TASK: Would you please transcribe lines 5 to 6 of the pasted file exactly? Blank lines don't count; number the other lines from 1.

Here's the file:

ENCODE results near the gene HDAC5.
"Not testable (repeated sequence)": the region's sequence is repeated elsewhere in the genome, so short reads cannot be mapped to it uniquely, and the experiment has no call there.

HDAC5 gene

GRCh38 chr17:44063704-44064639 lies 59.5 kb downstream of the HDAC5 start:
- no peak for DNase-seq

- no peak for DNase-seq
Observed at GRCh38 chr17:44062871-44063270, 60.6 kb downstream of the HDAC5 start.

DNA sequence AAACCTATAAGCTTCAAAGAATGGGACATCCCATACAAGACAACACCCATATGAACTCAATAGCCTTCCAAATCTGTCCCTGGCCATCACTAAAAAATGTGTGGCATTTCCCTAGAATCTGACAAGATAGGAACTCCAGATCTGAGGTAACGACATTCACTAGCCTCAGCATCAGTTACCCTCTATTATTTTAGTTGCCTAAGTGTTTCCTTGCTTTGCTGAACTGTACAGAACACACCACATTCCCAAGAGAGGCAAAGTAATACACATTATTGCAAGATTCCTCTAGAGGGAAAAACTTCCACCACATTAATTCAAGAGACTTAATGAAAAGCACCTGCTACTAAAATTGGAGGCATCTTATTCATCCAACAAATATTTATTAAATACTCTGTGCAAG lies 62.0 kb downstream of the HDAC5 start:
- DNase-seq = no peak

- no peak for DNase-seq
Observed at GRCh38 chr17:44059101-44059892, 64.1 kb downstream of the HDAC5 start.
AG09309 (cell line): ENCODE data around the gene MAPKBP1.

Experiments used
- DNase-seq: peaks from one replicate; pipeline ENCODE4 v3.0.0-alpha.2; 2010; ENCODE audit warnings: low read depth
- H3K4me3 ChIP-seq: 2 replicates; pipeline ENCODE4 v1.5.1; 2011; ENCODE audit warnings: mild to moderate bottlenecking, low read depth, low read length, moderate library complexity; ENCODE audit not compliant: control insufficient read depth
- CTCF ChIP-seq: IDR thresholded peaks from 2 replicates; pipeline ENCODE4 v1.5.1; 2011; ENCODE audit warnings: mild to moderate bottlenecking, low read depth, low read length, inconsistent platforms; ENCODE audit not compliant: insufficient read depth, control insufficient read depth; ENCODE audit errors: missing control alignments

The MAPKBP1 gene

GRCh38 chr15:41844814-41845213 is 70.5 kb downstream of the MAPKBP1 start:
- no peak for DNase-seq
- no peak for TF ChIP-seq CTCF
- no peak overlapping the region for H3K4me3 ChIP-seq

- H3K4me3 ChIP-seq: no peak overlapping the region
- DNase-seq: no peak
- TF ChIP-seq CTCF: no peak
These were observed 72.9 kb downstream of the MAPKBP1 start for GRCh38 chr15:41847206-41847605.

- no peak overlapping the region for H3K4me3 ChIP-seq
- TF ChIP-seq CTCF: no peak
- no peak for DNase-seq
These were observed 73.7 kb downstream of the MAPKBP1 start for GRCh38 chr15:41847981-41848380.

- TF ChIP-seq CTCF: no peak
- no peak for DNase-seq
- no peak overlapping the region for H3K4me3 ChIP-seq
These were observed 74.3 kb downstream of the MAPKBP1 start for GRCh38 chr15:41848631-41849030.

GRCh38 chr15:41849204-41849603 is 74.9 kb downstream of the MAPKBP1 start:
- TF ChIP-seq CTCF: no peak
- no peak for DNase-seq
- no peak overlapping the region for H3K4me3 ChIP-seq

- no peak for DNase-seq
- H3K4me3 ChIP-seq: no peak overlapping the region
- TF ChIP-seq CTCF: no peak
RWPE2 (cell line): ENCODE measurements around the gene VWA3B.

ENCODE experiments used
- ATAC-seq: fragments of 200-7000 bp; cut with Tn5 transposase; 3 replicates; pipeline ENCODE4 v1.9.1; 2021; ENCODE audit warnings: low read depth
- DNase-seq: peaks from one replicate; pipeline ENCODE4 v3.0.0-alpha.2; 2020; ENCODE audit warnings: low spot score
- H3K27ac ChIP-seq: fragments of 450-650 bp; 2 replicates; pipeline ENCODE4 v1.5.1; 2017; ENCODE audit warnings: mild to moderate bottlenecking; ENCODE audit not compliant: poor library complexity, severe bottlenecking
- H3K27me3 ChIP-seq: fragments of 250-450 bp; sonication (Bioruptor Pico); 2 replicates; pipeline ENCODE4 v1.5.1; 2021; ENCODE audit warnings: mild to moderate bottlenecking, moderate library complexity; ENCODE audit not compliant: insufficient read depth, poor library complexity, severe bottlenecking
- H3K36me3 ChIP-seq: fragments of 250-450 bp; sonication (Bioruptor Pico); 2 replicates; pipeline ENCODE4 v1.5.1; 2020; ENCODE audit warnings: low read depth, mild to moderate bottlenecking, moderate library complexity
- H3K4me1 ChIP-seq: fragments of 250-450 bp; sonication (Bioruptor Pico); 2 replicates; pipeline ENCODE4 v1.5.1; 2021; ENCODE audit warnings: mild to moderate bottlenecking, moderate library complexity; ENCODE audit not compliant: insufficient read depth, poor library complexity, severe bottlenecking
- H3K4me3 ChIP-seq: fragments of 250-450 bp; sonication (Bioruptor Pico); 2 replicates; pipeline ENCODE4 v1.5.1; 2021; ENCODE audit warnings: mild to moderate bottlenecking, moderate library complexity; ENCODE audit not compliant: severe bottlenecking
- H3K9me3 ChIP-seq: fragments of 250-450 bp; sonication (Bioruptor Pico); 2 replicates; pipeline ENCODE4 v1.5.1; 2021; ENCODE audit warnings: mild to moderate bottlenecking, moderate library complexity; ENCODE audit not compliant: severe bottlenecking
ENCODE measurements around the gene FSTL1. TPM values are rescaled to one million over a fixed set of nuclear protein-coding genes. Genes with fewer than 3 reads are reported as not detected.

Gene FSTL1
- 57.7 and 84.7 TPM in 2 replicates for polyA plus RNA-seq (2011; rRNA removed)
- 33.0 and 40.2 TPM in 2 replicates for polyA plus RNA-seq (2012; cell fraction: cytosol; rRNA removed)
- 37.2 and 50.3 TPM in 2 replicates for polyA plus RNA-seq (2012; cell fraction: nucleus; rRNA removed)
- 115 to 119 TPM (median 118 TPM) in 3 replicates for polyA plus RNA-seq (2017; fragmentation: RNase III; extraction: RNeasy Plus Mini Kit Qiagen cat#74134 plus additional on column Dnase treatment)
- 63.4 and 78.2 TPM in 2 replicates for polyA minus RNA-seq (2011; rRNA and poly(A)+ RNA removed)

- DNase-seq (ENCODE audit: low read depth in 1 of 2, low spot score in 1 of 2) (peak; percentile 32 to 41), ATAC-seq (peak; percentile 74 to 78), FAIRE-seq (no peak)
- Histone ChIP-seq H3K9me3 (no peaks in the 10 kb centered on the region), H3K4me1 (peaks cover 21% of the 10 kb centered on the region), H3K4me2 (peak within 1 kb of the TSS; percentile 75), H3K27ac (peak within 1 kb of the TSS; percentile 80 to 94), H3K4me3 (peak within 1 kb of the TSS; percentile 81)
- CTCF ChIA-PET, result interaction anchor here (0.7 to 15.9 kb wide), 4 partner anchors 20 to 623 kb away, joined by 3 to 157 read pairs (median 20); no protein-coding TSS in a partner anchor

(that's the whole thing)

- no peak for DNase-seq

- no peak for DNase-seq